What legal rights do I have to sue driver and driver’s insurance company who rear-ended by car?

Get Legal Help Today

 Secured with SHA-256 Encryption

What legal rights do I have to sue driver and driver’s insurance company who rear-ended by car?

My 2005 PT Cruiser was rear-ended 12/30/17. Car is driveable and is a repairable
at a cost much less than a down payment on a used car or monthly car payments.
Car has over 300,000 miles, was in excellent running condition or it wouldn’t
have been on the road this long, was just painted June 2017. I am now left
without a car to drive and all I want is to have the car fixed. The other
driver’s insurance wants to total my car, and I do not want to accept this.
There’s no reason why the car cannot be fixed. I won’t even be able to put a
down payment on another car with what insurance company wants to give me. Can I
sue the driver to recover cost of repairs? Reason for suing for driver is that
insurance company refuses to cooperate with me. Can I refuse their offer so my
car is not considered a total loss and be considered salvaged? I need advice as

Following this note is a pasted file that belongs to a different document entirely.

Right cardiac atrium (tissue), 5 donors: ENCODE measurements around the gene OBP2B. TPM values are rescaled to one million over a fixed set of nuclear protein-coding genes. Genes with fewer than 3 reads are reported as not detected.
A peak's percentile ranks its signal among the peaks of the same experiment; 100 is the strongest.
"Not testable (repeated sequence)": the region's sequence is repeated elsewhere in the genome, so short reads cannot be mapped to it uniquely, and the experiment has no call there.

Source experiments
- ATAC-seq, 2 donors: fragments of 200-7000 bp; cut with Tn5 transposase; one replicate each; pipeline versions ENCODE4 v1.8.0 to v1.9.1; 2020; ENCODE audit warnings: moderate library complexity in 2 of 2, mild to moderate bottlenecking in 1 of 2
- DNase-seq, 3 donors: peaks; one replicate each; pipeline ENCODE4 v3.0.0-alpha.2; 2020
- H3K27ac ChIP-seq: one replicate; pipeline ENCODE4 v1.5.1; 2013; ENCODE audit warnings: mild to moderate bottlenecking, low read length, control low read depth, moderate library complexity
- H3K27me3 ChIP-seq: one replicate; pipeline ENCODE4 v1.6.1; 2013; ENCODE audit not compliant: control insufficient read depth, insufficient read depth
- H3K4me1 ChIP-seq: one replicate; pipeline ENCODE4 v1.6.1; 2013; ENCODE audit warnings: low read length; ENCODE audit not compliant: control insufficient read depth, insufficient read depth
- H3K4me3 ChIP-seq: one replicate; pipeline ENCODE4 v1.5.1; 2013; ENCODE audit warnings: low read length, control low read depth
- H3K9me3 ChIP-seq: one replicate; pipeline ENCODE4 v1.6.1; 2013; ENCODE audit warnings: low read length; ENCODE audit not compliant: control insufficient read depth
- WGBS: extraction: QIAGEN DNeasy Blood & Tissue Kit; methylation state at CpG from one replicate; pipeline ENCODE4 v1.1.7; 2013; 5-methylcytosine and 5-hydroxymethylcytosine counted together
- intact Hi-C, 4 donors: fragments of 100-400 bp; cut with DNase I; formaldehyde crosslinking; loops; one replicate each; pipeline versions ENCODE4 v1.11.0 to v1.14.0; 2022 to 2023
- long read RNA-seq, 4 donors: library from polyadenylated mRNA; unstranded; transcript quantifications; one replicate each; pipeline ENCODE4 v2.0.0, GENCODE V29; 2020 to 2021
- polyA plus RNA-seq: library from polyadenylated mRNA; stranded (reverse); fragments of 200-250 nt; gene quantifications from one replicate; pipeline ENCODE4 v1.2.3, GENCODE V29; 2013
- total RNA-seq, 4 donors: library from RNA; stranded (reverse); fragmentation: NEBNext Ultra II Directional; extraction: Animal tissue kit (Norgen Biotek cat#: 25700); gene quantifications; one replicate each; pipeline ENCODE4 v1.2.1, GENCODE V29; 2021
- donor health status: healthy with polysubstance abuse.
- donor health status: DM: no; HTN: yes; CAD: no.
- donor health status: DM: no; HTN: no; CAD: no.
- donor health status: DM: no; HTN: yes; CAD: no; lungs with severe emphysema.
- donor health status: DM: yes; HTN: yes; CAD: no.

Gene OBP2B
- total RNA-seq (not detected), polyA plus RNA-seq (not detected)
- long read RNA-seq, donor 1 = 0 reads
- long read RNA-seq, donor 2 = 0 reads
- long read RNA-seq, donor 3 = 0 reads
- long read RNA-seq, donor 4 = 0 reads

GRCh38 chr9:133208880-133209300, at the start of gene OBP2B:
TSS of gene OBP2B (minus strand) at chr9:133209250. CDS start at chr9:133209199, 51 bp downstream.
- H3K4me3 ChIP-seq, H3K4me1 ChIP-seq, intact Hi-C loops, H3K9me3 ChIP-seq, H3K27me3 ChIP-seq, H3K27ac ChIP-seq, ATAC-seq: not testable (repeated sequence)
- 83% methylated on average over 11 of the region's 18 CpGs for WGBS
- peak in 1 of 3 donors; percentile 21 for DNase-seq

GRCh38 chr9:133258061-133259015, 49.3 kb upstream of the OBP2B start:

far as what my rights are in this situation. Thank you.

Asked on January 10, 2018 under Accident Law, Pennsylvania

Answers:

S.L,. Member, California Bar / FreeAdvice Contributing Attorney

Answered 3 years ago | Contributor

You can reject the settlement offer from the at-fault party's insurance carrier, and file a lawsuit for negligence against the at-fault driver/registered owner of the vehicle.
Your damages (monetary compensation you are seeking in your lawsuit) would be the cost of repairs to your car.  
Depending on the amount of your damages, you may be able to file your lawsuit in small claims court.  Upon prevailing in the case, you can also recover court costs which include the court filing fee and process server fee.


IMPORTANT NOTICE: The Answer(s) provided above are for general information only. The attorney providing the answer was not serving as the attorney for the person submitting the question or in any attorney-client relationship with such person. Laws may vary from state to state, and sometimes change. Tiny variations in the facts, or a fact not set forth in a question, often can change a legal outcome or an attorney's conclusion. Although AttorneyPages.com has verified the attorney was admitted to practice law in at least one jurisdiction, he or she may not be authorized to practice law in the jurisdiction referred to in the question, nor is he or she necessarily experienced in the area of the law involved. Unlike the information in the Answer(s) above, upon which you should NOT rely, for personal advice you can rely upon we suggest you retain an attorney to represent you.

Get Legal Help Today

Find the right lawyer for your legal issue.

 Secured with SHA-256 Encryption